In this episode, hosted by Derek Gallimore of Outsource Accelerator, features a guest that brings a lot of fresh energy to the table of management practices. Derek’s correspondent is Eileen Juan, a proud Filipina schooled in Europe and a firestarter in the country’s family photo industry, at a time when studio photography competes with the rise of digital media. Eileen helms The Picture Company, or TPC. TPC is a family-friendly photography studio that specializes in fun, creative portrait sessions with kids. Optimum photography techniques, and the hundreds of props and themes that TPC supplies for every shoot, yield unique stories of what makes a family happy.
Youth and longevity
TPC has outlasted the challenges brought about over the years and has enjoyed 15 years of longevity, a first in the industry. Beginning in locations based in the country’s malls, TPC has also since expanded to the service of on-location photography. And on social media network Facebook, the company has amassed as many as 380,000 followers.
It’s not surprising that this kind of creative, adventurous work drew interest among the younger people in the labor force. In the case of TPC, the average age among employees is 21. Thus, it is in this kind of environment that Eileen applies equally creative management methods, tailor-fit to motivate young people, capitalize on their strengths, and be part of their own dreams for their careers.
This interview features 3 key points summarizing Eileen’s approach in getting the best out of a mostly young, creative, and energetic team of workers.
1. Match passion with purpose
Derek and Eileen bring out the fact that times are changing. For the sheer number of traditional companies that depend on very strict sets of rules, new companies have flourished with different mindsets.
Especially in the creative business, it becomes all the more important to harness passion and motivation from young individuals ready to strike out. Eileen’s approach involves listening to staff, seeing new potential to get the best out of them, and seeing what really makes them “tick”—that is, how they match their jobs with their passion.
Eileen’s company is known to have a very good and accommodating, but also very structured environment. When Derek brings up the nurturing and training aspect of this environment, Eileen is quick to agree with him that TPC is not to be regarded as a “university,” a place where they can just be taught, coddled, and allowed to use as a practice ground.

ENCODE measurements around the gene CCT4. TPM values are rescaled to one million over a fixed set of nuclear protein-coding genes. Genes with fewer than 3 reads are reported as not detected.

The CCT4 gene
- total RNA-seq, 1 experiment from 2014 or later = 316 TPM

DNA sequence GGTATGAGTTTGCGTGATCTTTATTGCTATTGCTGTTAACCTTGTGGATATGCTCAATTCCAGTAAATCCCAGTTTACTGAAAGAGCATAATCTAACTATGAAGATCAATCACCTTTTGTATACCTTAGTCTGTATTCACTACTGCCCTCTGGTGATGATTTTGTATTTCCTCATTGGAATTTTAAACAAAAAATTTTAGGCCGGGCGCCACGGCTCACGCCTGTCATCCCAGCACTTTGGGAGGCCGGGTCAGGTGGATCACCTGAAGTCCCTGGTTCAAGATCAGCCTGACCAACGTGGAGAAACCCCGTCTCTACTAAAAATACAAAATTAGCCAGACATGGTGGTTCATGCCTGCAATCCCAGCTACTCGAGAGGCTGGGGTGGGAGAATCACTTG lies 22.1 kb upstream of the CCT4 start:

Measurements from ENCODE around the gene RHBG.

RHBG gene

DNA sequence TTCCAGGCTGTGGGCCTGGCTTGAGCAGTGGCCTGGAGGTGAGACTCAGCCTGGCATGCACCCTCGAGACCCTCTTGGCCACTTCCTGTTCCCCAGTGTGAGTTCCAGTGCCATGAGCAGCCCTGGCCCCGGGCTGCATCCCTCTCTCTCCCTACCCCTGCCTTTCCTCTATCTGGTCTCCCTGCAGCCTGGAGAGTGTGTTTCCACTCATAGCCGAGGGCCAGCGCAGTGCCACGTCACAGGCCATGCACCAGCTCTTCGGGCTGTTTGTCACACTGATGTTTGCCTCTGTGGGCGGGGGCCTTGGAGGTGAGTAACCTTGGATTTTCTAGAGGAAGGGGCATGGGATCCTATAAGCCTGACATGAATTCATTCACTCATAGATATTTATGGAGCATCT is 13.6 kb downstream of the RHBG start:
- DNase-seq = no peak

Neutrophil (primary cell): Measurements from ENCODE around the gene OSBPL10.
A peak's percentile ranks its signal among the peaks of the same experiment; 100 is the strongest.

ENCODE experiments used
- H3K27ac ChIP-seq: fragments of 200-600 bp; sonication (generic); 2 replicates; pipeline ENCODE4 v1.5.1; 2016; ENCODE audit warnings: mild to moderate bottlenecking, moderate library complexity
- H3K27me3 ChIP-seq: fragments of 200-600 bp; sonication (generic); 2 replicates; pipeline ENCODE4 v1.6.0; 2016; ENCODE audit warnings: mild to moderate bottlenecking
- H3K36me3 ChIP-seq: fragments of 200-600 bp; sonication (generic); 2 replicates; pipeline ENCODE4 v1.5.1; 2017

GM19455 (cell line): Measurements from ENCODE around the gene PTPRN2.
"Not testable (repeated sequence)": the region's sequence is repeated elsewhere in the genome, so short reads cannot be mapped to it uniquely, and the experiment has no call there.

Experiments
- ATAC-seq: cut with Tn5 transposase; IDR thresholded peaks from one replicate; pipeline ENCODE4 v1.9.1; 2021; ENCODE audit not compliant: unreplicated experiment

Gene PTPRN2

On her regiment of younger staff, Eileen shares, “I think, in fact, a lot of kids used to come to us so that they can have an experience of being in a creative environment, but then, they don’t take it so seriously, so, they think they can just come and play. But then,” she adds, “there’s an aspect in their job that actually needs seriousness, so, we are learning as we go along, but we also need to hire people who actually know what they are doing rather than just getting all the young creative people.”
A good and serious environment is crucial for retaining staff and sustaining the operations of the company. Staff retention is an issue that TPC handles carefully, as it takes time and resources to continually train people, especially young, up-and-coming creative types.
Eileen had to come to terms with the reality that absolute retention in this line of work is not guaranteed. It is wise to assume that some staff members wouldn’t stick around for as many as ten to twelve years. The reality that Eileen estimates is for workers of a younger caliber to stay for at least a few years, then go on to pursue other things to grow their career.
But while they are still with TPC, there is a value in holding their work to a premium, making sure that projects are finished and outcomes are met, and that young people mature in their career by taking greater initiative.
2. Be clearly, and concretely, goal-oriented